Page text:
Even the strongest were weak…even the bravest lacked courage; even the wisest were ignorant. Paul Auster
Paul Auster’s Leviathan recounts a long and complicated story with a good deal of action and almost as much talk. It begins with a man being killed in a bomb blast. We learn from the narrator Peter Aaron that it was his long time friend Benjamin Sachs. Was it an accident or a suicide?
Both Sachs and Aaron are writers. They met on a snowy night in New York after their joint appearance at a reading was cancelled and became great friends afterward. Aaron knows what happened and wants to write the story before the FBI tracks him down.
Sachs is a troubled man. He writes, he spends days wandering around the city, and escapes to his cabin in Vermont from time to time. While he is deeply in love with his wife, Fanny, he disappears one day, is never found, and is presumed to be dead.
In fact, while walking out in the woods in Vermont, he meets a man who threatens him with a gun. Sachs ends up killing the man and runs off with a bag full of one hundred dollar bills he finds in the guy’s truck. Sachs becomes a wanted man. After driving across the country for days, he ends up in Berkeley.
He calls a friend in New York, explains where he is and why. She pledges secrecy and gives him the number of a friend of hers. He calls, she is willing to have him stay for awhile, eventually they fall in love (nothing like proximity) but he can’t remain there forever.
The story moves on, it has a nice momentum, several mysteries remain unsolved, and so I keep reading. It gets more complicated, there are multiple identities, other romances, and I have only given you a partial account, saying nothing at all about the narrator, Peter Aaron and his life. You have to like this sort of novel to stay with it.
Earlier we learned that Sachs had been in prison for his strong opposition to the Vietnam War. He decides to start down this path once again, learns how to build bombs, purchases the materials to assemble them, and works his way back and forth across the country blowing up replicas of the Statue of Liberty in those scattered communities where they stand.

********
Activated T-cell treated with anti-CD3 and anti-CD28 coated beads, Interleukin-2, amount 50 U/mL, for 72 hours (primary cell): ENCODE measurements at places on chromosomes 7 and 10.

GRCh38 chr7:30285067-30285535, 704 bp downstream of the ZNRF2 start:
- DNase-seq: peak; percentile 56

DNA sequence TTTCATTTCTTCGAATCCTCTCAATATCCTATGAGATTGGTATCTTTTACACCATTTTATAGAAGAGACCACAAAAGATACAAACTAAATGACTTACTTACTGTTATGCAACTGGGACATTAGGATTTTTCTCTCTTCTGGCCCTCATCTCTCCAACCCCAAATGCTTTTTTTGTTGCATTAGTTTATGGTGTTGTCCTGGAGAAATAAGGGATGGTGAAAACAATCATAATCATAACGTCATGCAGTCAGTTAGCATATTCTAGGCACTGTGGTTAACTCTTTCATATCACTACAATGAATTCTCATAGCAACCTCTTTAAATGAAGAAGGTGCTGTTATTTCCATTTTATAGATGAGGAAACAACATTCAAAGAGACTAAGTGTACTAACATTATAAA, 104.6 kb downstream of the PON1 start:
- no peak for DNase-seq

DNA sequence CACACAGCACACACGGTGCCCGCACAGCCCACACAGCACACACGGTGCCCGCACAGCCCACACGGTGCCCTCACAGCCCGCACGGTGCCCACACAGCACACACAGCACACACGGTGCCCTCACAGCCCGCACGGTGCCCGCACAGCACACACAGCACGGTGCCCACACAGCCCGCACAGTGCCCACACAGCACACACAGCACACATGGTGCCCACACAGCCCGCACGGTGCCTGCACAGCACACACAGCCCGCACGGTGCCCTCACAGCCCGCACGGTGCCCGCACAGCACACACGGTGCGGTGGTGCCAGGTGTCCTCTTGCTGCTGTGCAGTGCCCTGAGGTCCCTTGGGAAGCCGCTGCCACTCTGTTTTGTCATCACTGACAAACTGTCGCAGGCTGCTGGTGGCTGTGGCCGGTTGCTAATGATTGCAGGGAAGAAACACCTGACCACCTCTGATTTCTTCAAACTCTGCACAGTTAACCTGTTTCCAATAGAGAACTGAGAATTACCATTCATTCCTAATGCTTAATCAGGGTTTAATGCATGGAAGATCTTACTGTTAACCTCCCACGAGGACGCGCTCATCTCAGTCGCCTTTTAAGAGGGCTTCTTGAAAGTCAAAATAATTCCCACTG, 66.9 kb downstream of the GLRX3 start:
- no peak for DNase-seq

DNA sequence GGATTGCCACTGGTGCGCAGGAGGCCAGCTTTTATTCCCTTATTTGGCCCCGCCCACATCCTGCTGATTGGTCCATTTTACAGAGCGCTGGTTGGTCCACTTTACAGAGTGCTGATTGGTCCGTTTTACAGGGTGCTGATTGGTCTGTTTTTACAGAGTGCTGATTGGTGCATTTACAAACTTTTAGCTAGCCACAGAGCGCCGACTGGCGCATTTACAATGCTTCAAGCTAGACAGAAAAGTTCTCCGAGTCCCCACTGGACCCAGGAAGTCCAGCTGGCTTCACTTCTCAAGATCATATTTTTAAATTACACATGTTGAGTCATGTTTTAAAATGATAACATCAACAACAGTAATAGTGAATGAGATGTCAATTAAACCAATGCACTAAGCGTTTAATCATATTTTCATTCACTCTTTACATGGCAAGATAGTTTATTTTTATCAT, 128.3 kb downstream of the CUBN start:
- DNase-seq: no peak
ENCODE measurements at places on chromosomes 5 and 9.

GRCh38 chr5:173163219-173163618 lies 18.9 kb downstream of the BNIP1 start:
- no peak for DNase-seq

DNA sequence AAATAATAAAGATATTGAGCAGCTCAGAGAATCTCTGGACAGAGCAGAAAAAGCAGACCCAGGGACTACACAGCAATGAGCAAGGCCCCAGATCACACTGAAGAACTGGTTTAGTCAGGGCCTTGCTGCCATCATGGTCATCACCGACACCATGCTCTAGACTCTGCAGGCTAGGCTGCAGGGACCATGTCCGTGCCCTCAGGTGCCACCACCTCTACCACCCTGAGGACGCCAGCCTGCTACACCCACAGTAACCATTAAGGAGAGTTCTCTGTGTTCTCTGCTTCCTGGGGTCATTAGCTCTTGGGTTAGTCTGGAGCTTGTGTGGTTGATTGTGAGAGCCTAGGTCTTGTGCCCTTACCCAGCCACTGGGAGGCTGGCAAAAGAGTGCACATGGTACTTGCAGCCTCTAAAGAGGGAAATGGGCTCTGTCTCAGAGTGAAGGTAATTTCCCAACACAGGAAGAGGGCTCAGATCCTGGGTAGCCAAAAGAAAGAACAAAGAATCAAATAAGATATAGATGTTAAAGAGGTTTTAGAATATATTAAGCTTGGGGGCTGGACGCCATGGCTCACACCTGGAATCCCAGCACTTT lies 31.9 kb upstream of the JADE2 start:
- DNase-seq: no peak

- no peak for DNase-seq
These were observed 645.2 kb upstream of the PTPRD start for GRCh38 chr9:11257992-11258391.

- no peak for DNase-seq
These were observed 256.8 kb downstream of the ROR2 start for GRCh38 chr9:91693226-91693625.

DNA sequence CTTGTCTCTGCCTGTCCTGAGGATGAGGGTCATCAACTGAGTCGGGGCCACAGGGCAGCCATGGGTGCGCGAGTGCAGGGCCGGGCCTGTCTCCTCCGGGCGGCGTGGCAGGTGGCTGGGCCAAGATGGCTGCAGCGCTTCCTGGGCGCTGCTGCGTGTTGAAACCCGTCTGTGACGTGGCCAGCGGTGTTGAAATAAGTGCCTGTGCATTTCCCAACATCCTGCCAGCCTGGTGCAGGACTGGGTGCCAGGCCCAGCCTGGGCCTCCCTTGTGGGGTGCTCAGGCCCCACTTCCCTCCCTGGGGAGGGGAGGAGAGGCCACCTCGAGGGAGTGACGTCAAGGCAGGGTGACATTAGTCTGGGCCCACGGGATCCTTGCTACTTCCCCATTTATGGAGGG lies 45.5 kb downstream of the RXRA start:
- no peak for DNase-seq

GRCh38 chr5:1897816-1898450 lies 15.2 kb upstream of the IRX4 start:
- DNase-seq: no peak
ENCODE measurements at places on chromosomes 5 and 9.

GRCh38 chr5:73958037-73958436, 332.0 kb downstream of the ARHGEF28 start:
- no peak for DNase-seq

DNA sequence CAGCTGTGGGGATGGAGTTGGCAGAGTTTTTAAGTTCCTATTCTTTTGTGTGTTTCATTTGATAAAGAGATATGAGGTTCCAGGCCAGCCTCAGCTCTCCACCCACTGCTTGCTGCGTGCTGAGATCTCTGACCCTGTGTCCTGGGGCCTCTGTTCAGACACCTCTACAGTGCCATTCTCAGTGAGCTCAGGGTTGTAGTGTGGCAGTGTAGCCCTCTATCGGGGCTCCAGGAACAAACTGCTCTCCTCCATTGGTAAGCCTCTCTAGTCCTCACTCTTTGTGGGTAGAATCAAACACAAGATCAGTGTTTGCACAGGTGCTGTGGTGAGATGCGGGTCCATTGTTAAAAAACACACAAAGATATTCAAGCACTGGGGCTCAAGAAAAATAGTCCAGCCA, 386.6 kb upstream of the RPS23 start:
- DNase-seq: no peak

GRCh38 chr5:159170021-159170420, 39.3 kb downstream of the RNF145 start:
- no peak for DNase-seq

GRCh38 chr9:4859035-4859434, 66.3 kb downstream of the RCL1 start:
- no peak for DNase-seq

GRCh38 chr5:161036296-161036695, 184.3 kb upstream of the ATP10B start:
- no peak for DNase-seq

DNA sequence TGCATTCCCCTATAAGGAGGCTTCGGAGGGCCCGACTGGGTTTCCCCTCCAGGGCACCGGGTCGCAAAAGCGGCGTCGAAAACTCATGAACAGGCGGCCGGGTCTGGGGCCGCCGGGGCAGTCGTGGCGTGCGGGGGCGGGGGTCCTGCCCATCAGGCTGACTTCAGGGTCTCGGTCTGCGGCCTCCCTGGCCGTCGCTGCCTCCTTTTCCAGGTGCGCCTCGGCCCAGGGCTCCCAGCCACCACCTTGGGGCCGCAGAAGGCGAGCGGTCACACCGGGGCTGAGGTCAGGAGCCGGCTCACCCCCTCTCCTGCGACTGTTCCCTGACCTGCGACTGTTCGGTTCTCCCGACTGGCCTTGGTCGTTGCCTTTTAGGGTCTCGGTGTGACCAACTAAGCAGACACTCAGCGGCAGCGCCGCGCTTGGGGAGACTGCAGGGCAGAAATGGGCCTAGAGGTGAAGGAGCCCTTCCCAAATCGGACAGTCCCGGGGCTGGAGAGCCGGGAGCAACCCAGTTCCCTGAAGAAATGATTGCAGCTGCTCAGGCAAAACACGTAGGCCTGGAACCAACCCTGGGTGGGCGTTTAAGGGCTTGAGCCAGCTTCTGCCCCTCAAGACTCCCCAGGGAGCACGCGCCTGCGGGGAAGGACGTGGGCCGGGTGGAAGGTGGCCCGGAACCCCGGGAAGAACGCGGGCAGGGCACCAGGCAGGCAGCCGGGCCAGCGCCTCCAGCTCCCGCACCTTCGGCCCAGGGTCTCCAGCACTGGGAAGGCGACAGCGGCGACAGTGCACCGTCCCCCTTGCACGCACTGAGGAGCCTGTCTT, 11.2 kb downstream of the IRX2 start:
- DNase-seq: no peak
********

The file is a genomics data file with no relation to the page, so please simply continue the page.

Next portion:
It is never made entirely clear why Sachs is doing this other than his general anti-establishment views. But we know he is a man of action, not words. “You’re confusing thoughts and deeds. There’s a world of difference between doing something and just thinking about it.”
An accident happens, one of his bombs goes off prematurely, and Sachs is killed. It appears to be an accident. Maybe yes, maybe no. Finally the FBI finds Peter Aaron. However, it’s too late, he has already finished his manuscript and his novel can be published.
Is Auster trying to tell us something? Perhaps he wishes to remind us that life is nothing but a random chain of coincidences. That each event is in one or another connected with every other one. Or that freedom can be dangerous. More likely he simply wants to tell a good story.
Some critics view Auster as a pre-modernist, others as a modernist, still others as thoroughly post-modern. Others have found one fault after another with the way Auster writes. And then there are some critics who claim the narratives in Auster’s novels are all pretty much the same. Let them have their say. In no way did their views interfere with my enjoyment of Leviathan.